Accessibility, while important, is far from the only attraction that computing in the cloud provides. Scalability, savings on infrastructure, and security are also frequently cited among the benefits of this approach.


Compliance can also weigh heavily when pondering a move to cloud-based accounting.

Cover-All Technologies Inc., a software developer for the property and casualty insurance market based in Fairfield, N.J., switched from Great Plains to NetSuite. "We are publicly held, so we also needed to address the issue of SOX compliance and internal controls," said chief financial officer Ann Massey.

Because vendors such as Intacct, NetSuite, MySAS, and others have some very large public companies as clients, and these companies need to be compliant with a variety of compliance requirements, including Sarbanes-Oxley and COBRA, some Internet-based accounting systems are actually as or more secure and have equal or better internal controls than similar in-house based software.

Savings on infrastructure is another large benefit. Richard Oppenheim, CPA, CITP, and a principal of Columbine. Colo.-based consulting firm The Oppenheim Group, said, "The real advantage [is that] the computing power is available, when, if and as needed. You don't have to have all of the hardware, software, electrical outlets, air conditioning and required space."


James C. Bourke, CPA, CITP and a partner at WithumSmith+Brown pointed out that cloud accounting can offer some real security benefits. Many small and midsized businesses don't really know how, or have the resources, to implement and maintain good physical and access security. Bourke feels that the major Internet application providers offer higher levels of security. "I believe that these vendors have the resources. These vendors are in this business - that is what they do."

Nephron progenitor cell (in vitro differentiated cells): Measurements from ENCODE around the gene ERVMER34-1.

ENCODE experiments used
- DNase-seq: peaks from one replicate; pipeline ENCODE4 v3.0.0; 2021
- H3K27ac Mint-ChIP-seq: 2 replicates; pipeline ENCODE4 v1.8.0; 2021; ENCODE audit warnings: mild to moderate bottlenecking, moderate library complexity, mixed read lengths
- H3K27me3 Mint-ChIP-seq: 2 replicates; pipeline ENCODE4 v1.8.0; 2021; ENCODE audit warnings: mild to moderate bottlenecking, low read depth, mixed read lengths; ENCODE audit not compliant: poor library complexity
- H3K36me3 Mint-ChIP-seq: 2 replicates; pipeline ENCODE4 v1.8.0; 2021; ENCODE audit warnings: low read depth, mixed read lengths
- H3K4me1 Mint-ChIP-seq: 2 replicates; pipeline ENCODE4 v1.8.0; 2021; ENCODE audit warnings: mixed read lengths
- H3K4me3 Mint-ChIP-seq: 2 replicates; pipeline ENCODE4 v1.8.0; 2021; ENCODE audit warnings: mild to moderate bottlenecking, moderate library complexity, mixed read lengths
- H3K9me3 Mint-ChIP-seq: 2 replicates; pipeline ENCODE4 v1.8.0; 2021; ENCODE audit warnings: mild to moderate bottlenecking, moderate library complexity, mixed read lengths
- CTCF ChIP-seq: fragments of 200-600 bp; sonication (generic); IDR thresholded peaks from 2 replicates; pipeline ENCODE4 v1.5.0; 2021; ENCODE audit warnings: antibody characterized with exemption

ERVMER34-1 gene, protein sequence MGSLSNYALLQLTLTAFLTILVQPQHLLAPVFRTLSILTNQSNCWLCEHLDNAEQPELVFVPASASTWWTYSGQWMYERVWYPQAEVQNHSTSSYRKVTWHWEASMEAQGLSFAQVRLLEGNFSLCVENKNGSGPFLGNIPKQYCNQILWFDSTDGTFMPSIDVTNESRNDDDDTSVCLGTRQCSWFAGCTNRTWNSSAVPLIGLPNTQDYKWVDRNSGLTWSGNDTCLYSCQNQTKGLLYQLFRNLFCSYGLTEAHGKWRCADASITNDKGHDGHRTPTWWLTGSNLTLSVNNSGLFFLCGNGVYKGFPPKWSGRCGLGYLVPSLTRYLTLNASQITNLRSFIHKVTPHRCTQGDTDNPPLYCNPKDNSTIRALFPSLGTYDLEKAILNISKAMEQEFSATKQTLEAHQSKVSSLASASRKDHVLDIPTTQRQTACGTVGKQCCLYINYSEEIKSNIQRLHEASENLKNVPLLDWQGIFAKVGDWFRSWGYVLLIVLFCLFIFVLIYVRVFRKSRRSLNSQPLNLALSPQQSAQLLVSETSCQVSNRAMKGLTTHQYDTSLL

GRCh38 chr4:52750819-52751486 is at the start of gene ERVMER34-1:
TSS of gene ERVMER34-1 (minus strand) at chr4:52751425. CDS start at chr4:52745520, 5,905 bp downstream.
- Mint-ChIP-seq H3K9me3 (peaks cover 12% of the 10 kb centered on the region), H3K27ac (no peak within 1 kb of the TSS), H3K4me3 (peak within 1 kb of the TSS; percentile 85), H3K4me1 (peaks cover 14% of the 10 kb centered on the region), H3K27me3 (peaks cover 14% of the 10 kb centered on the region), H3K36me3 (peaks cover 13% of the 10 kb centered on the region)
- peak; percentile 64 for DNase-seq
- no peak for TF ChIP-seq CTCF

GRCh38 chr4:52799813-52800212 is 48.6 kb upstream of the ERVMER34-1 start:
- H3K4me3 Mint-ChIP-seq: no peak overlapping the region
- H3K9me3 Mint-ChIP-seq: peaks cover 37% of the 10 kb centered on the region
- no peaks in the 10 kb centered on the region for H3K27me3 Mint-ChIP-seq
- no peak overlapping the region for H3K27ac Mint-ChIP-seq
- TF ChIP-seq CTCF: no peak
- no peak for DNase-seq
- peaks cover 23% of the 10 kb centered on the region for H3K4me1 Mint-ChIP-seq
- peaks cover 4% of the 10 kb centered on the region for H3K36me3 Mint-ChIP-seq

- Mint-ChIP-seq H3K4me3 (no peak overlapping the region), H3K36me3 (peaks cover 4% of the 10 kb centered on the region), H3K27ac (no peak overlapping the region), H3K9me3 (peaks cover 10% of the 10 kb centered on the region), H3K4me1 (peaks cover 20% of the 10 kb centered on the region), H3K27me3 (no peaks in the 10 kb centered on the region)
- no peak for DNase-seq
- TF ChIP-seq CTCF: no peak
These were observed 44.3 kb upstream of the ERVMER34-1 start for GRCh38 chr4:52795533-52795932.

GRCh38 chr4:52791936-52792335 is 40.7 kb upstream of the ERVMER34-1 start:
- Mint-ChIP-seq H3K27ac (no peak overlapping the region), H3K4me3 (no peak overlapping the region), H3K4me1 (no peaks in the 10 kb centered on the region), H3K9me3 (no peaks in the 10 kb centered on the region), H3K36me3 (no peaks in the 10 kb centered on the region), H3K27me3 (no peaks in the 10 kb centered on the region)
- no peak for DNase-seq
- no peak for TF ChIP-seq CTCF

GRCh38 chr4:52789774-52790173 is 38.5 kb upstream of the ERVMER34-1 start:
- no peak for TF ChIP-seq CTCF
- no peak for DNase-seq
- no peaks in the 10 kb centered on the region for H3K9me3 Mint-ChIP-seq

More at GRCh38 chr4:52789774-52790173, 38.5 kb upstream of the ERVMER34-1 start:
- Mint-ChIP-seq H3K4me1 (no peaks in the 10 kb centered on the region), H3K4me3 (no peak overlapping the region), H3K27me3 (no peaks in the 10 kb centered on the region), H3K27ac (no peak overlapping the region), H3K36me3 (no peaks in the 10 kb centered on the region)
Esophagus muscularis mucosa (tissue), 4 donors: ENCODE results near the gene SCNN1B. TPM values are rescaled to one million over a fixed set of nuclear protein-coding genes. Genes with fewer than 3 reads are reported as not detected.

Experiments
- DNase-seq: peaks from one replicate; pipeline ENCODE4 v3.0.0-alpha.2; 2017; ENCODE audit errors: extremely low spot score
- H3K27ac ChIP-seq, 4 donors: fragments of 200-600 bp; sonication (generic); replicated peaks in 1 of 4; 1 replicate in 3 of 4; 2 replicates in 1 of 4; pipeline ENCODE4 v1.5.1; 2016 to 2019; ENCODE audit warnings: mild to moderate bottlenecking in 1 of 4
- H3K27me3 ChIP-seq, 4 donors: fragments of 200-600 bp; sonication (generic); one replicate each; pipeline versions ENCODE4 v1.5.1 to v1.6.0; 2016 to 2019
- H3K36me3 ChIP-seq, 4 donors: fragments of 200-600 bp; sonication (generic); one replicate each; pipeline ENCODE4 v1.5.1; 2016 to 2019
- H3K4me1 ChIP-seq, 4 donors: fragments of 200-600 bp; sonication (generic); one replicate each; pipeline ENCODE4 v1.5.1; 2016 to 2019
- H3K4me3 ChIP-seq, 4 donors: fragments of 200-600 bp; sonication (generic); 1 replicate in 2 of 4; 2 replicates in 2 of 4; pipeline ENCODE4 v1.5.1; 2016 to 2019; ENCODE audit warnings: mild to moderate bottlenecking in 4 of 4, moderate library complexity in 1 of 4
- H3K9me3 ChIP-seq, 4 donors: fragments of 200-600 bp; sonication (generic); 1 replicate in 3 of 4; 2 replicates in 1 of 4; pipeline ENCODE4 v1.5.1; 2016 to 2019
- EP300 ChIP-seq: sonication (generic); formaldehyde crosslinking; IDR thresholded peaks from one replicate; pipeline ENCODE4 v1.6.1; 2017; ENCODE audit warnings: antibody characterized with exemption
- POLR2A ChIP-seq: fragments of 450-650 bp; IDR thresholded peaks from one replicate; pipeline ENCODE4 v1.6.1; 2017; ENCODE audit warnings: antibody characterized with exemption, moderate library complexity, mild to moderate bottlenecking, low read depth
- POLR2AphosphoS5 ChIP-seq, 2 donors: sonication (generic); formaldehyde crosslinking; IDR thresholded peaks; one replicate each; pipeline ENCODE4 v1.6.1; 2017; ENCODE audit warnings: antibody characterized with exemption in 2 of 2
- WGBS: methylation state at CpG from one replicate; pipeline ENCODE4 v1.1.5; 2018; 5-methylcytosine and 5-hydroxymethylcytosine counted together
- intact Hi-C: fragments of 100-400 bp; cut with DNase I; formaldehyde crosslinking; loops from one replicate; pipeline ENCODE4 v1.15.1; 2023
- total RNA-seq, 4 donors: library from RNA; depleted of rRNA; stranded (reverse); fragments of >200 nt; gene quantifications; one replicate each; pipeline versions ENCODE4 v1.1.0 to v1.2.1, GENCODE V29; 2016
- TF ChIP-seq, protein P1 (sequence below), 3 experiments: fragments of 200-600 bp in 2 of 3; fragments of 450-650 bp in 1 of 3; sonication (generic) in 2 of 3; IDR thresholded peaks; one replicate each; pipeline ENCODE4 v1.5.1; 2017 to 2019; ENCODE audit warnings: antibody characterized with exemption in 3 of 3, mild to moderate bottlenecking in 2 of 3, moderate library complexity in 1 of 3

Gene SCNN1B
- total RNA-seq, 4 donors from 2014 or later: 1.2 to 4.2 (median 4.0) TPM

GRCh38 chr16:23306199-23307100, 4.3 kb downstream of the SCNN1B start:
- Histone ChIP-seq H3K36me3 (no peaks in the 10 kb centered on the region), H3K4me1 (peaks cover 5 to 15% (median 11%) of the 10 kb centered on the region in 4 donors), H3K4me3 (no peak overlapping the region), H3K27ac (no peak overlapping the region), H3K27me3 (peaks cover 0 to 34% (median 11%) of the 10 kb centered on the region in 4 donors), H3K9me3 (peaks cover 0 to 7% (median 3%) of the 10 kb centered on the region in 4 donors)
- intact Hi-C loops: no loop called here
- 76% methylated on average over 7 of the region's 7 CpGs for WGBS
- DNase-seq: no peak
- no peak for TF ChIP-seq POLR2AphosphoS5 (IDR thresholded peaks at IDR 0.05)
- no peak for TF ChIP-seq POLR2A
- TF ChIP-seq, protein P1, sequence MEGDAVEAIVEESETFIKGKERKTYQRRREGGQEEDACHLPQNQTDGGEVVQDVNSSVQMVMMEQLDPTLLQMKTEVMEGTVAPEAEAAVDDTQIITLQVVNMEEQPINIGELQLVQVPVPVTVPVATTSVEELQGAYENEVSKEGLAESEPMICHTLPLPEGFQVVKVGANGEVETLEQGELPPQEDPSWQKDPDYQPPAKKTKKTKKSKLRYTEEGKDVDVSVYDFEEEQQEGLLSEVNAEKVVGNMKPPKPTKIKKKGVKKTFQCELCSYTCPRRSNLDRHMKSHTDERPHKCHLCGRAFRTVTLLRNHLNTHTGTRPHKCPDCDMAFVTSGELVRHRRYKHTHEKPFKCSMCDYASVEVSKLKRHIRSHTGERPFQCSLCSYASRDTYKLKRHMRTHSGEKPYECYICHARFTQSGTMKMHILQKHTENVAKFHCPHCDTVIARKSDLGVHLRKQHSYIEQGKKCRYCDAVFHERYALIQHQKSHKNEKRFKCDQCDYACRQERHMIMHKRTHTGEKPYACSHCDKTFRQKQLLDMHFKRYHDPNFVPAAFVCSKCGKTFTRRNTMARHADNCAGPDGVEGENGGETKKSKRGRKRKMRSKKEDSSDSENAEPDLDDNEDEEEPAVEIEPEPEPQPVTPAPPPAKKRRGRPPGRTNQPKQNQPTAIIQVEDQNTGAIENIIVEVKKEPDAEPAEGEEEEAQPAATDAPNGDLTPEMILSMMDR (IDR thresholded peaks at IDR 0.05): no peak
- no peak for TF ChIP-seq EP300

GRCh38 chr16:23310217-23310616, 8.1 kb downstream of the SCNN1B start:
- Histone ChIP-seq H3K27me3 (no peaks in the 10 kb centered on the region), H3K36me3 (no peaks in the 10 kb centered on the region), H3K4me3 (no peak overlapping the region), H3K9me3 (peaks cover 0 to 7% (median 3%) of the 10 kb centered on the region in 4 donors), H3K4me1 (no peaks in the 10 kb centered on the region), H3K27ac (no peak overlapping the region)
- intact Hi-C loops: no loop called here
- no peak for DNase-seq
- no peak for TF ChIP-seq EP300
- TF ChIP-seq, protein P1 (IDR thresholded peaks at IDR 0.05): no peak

Oppenheim agreed. "I think there is more security in a cloud environment than there is in any accountant's personal server farm. [The Internet application provider] will have better IT people at every level, from the coders, programmers and operators, to the managers."


Loss of ownership of client and company data head the list of potential downsides to cloud computing.

However, K2's Johnston has a solution. "Instead of backing up into the cloud, why not simply perform the backup to an in-house server or PC as well?"

TireVan's Phifer has another concern, though he admits it isn't enough to sour him on using his Internet-based provider. "The one material disadvantage to cloud-based computing is the way it's priced. Almost all the vendors are doing seat-based pricing ... . The problem with this approach is that the value to the business is not the same, seat to seat to seat. It's very valuable for an accounting professional doing payables and receivables to have access to the accounting system. But for a customer order person or an outside salesman, who does not need to access the application very much, it might not be worth as much for me to pay for his seat. But as a smaller business, when we started off with NetSuite, it was a material financial difference having five seats versus 10. So we had to think very clearly about who was (and is) going to get access."

(c) 2009 Accounting Today and SourceMedia, Inc. All Rights Reserved.